Am I too old to trick-or-treat? And other ways to spend Halloween

Kiki Brehmer, Staff Writer

It’s that magical time of year again– and no, I’m not talking about Christmas, I’m talking about everyone’s second favorite holiday, Halloween. Despite the fact that the pumpkin-shaped Trader Joes’ pasta inspires me with thoughts of the spookiest holiday, something is off this year. As the frightful night draws closer, I can’t help thinking that perhaps Halloween doesn’t pack the same punch as it used to. College students occupy somewhat of a liminal space in the realm of Halloween.

When considering how I am going to spend this Halloween, I shy away from trick-or-treating. As a high school freshman some friends and I dressed up in elaborate homemade getups– we had matching “spice girl” costumes complete with spice jar labels. Every other house my friends and I approached was manned by a middle-aged mother who snarked– despite all that preparation and embodiment of the fun spirit of Halloween– “Aren’t you a bit old?” or more effectively, “no teenagers.” If my neighbors didn’t approve of teenagers, how would they react to full-grown adults ringing their doorbell to demand their share of the trove of fun-size candy bars? 

I’ve noticed that being a college student is a time in my life where I’ve outgrown some of the things that I used to enjoy, but I can’t fit into adult life quite yet either. It is no longer socially acceptable to trick-or-treat with the children, but if I try to embrace what is socially acceptable for adults to participate in on Halloween, I’ll be fruitlessly waiting by the door of my dorm room with a bowl of mini Milky Ways for hours.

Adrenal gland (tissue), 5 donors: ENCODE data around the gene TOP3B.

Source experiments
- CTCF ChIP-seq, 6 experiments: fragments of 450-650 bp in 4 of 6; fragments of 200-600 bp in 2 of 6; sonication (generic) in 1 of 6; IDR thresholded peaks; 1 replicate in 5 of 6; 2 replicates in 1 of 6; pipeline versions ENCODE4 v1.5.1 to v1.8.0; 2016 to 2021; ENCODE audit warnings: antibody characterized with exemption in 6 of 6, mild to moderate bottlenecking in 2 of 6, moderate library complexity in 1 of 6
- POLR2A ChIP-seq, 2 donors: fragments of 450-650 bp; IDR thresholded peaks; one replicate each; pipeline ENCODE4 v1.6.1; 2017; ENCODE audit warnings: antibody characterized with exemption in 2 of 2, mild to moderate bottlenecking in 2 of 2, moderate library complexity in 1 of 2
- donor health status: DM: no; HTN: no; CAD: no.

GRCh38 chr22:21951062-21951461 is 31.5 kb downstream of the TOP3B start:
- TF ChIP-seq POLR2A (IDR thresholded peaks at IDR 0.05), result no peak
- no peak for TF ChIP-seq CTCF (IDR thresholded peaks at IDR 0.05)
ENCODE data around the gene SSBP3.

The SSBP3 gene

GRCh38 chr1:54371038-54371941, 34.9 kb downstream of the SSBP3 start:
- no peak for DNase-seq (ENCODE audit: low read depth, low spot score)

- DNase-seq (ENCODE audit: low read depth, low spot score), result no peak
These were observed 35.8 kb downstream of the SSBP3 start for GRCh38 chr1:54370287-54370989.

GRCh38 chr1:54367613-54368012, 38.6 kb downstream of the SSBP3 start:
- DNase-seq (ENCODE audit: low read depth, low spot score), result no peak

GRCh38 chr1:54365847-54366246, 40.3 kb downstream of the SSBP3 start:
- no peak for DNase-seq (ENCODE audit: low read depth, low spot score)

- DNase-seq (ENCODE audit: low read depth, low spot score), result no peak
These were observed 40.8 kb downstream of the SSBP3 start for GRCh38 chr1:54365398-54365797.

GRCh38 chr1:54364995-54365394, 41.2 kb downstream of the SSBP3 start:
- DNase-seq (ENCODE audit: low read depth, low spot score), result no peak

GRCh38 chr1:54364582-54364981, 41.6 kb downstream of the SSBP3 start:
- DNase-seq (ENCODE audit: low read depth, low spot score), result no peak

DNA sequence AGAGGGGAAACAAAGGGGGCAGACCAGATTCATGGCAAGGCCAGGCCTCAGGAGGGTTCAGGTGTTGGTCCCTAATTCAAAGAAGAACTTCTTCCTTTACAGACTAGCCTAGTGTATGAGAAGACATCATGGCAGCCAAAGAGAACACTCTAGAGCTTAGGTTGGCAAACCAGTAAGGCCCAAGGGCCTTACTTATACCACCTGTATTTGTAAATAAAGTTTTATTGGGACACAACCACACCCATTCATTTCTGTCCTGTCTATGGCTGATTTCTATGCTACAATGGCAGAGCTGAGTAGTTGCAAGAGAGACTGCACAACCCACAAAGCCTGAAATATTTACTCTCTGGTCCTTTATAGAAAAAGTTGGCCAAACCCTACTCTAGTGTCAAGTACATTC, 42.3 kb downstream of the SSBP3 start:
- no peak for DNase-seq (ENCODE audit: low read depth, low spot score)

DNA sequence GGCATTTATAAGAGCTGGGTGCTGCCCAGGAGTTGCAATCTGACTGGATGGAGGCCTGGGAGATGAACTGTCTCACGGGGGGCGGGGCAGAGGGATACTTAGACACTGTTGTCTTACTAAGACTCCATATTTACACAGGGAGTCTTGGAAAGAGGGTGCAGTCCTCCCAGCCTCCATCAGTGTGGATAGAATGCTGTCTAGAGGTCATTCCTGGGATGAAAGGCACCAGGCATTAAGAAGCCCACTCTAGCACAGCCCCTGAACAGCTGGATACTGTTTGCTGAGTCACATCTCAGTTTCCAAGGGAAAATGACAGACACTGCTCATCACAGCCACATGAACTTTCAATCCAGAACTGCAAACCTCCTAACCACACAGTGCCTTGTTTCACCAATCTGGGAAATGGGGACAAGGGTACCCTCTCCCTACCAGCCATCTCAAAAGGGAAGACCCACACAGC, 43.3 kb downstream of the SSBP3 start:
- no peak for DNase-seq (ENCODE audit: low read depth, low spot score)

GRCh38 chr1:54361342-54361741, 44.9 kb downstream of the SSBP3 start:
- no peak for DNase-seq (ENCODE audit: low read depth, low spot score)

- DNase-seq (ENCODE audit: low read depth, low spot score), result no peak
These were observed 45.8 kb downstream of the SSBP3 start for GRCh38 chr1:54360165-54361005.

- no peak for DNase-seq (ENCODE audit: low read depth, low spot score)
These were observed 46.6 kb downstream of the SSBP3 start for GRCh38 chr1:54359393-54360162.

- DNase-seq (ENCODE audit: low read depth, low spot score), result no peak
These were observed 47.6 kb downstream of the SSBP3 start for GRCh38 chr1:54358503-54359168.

There is the fact that faculty housing does encourage Westmonters to trick-or-treat in their exclusive neighborhood, since it is not like we can simply go up to one of the swanky homes surrounding Westmont to intrude on their door. However, I would consider this as outside the norm and perhaps not the hottest destination on Halloween night for college students. Yet it stands that trick-or-treating is not a role that I can easily occupy again at this awkward age.

I suppose clamoring for candy is not all there is to Halloween. Costumes are perhaps the most integral idea of Halloween and approved by Westmont students– while I have been eating bruschetta in the DC I have overheard conversations of costume ideas speckled throughout the typical DC talk. So, if Halloween costumes are sanctioned by the general public here, where do people wear them?

Consistently in the media, college-age students get together to enjoy raging festivities à la Mean Girls. I am not an attendee of these almost mythical events, so I have determined that either they don’t exist in the way the media portrays or I am just oblivious, and either way I erase that off the list. And so, what remains? Because Halloween is on a Monday this year, there are classes to show off a costume in, along with the WAC Spooktacular event Halloween weekend. However, procrastinators may agree, who has their costume early anyways?

There perhaps isn’t a place for college-age students in the societal view of Halloween. Too old to trick-or-treat, too young to hand out candy, but just spirited enough to wear costumes. I find that perhaps at Westmont, there is no instant solution to alleviate this existentialism. However, whatever a Westmonter may participate in on Halloween, I hope they have a safe and spooky night!

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